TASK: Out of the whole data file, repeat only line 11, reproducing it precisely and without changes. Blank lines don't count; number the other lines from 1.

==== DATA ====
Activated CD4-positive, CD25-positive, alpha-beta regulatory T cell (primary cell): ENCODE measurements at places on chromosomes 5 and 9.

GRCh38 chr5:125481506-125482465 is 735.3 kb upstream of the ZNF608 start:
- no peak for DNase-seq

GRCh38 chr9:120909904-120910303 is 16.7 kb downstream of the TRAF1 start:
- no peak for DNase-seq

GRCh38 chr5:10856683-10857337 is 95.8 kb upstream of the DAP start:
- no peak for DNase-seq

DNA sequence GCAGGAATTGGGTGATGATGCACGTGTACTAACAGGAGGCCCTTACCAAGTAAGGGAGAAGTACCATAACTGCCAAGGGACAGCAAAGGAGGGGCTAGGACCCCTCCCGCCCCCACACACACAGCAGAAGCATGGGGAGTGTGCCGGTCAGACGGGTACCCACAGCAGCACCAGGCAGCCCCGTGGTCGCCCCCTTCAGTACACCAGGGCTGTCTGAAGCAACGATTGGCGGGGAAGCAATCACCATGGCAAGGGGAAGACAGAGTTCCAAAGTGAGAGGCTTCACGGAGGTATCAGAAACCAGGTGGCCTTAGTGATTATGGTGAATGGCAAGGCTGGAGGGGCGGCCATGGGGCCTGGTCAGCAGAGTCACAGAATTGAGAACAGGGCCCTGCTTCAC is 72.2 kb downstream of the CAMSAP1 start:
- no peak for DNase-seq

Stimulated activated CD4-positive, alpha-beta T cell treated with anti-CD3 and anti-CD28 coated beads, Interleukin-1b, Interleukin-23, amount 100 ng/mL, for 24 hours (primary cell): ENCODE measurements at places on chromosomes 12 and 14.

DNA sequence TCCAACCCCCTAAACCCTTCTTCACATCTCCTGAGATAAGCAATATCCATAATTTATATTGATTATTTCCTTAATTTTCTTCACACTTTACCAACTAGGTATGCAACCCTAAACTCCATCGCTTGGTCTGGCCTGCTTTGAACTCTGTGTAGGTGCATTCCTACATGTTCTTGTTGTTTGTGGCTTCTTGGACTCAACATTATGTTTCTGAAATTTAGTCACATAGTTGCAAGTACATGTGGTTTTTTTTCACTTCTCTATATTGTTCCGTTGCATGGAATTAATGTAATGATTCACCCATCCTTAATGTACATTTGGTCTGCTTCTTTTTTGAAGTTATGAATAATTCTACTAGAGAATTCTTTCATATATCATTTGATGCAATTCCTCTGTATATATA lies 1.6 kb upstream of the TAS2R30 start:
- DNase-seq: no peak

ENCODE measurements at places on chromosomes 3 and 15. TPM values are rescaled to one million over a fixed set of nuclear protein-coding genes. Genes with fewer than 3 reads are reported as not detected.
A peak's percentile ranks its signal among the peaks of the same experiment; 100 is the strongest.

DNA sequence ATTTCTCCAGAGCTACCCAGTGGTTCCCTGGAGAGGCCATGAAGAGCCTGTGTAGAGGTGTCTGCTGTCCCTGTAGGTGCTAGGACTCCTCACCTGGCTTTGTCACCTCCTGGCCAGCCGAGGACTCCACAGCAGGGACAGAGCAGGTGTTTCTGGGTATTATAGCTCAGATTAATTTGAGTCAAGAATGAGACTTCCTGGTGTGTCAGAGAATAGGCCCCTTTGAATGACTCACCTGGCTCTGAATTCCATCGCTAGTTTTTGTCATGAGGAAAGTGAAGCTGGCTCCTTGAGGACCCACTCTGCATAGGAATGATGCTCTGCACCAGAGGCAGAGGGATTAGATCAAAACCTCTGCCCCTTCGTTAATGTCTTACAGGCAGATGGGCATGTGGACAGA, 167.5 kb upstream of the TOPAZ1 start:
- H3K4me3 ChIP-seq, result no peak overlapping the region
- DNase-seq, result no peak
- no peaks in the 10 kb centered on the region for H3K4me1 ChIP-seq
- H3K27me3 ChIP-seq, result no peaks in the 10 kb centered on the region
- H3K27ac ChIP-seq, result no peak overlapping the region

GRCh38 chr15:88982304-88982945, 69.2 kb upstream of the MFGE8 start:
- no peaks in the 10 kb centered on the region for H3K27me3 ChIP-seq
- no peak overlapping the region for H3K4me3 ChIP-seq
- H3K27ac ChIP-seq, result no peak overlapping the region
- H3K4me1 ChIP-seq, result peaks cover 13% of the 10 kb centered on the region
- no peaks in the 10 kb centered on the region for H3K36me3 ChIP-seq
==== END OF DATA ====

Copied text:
DNA sequence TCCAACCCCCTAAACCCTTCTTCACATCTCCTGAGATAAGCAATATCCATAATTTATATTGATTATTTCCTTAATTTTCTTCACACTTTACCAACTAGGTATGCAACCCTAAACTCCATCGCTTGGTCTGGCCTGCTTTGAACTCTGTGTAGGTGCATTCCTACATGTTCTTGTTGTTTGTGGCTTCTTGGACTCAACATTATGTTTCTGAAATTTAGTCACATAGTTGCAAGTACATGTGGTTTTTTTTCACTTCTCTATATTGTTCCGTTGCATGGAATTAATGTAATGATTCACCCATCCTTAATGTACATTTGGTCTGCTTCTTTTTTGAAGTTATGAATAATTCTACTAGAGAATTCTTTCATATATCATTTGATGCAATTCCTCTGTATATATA lies 1.6 kb upstream of the TAS2R30 start: